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Click on the moose on the left for complete BC travel information.
Klinne Lake, BC, is located in the Cariboo Region of British Columbia,
Canada. At 150 Mile House, 25 km (15.5 mi) south of Williams Lake
on Hwy 97 turn east onto the Horsefly Road. Travel past the village
of Horsefly and continue along
the Horsefly-Quesnel Lake road. Klinne Lake is located about 5 km
(3 mi) north of Keno Lake. In total, approximately 122 km (75 mi)
from Williams Lake.
Klinne Lake has a small, fully treed, Forest Service Recreation
Site with campsites with limited access to the lake, although cartoppers
can be launched. Three other small campsites are nearby.
BC Adventure Network members serving this area:
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Report: Klinne Lake is a spring-fed lake that can produce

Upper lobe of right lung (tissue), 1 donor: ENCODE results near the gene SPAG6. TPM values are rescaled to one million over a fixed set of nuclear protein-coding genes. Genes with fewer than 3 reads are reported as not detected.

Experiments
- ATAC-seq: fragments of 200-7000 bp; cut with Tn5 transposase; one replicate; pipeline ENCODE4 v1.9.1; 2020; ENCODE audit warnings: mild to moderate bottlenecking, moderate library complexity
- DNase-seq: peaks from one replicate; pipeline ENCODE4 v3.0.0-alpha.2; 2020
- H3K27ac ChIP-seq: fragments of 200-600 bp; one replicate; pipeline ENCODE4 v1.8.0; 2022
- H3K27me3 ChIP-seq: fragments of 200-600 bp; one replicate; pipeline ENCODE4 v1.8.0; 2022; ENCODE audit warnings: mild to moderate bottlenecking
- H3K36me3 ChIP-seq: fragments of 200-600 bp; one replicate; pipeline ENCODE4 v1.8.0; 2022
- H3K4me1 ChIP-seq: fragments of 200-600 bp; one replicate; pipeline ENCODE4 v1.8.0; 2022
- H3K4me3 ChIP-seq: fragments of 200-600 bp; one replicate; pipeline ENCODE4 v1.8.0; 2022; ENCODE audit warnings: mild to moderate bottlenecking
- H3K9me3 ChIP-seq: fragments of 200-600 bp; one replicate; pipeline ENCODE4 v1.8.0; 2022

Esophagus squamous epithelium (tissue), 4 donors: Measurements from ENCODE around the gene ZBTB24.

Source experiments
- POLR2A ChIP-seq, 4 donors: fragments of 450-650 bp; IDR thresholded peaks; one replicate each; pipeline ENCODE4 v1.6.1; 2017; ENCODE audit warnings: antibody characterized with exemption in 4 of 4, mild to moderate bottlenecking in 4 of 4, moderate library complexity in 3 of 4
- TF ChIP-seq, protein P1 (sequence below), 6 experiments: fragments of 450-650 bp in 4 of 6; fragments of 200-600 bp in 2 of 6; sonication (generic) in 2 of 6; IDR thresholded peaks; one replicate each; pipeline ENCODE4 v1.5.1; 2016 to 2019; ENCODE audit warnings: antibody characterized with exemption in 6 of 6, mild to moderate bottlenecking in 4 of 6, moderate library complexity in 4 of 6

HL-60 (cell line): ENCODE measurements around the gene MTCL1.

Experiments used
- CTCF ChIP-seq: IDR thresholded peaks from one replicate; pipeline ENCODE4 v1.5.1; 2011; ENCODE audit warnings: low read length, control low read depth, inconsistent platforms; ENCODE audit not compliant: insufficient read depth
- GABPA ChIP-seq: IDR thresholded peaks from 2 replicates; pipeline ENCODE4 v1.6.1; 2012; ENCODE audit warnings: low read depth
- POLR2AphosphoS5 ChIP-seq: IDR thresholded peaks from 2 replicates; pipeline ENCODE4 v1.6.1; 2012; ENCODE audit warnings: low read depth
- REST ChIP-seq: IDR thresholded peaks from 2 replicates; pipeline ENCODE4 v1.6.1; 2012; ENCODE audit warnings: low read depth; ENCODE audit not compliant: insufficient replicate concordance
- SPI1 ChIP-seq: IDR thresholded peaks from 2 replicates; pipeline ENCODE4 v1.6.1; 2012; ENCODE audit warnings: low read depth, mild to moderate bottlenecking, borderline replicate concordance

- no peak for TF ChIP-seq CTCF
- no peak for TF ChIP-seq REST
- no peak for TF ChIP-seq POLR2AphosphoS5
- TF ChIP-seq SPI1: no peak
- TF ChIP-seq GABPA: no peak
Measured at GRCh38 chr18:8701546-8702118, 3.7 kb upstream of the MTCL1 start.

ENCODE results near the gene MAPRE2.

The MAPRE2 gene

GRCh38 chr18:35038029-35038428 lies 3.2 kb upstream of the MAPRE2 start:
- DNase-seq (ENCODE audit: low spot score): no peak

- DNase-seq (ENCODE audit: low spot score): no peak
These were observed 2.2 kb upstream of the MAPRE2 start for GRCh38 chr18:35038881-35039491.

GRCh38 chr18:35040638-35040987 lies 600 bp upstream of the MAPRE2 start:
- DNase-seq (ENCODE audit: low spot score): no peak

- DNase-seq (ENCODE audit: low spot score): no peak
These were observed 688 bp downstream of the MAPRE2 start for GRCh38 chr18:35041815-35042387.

rainbows averaging two pounds and more. For flyfishing only, while
motors aren't prohibited, their use is discouraged.
sure to visit Fishbc.com
for angling information!
The hilly area surrounding the Klinne Lake is covered by a mixed
forest of spruce, cedar, Douglas
fir and poplar with thick undergrowth in areas.
Gravelly shoreline with grasses, deciduous shrubs with spruce and
cedar in evidence.
Lake: Just south of Klinne Lake, Jacques Lake is
a 3 km (1.86 mi) long lake contains wild stock rainbows averaging
less than a pound, but often reaching up to five pounds. Fly fishing,
spinning and trolling are popular on Jacques Lake. There are Forest
Service campsites at the east end where cartoppers can be launched.
Lake: Southwest of Klinne Lake, Keno Lake provides similar
fishing to Jacques, with small Forest Service campsites available.
Photo 1 and Photo
Ingram Lake: Hen Ingram Lake is located approximately
9 km (5.58 mi) east of Klinne Lake. Access can be difficult in wet
weather, otherwise the road is good. Although the average rainbow
is about one pound, eight pounders are not uncommon in Hen Ingram
Lake. Flies, spinning or trolled gear are popular. There is a BC
Forest Service Recreation Site at Hen Ingram Lake.
Always check your current BC Fishing regulations before you start
fishing a new lake.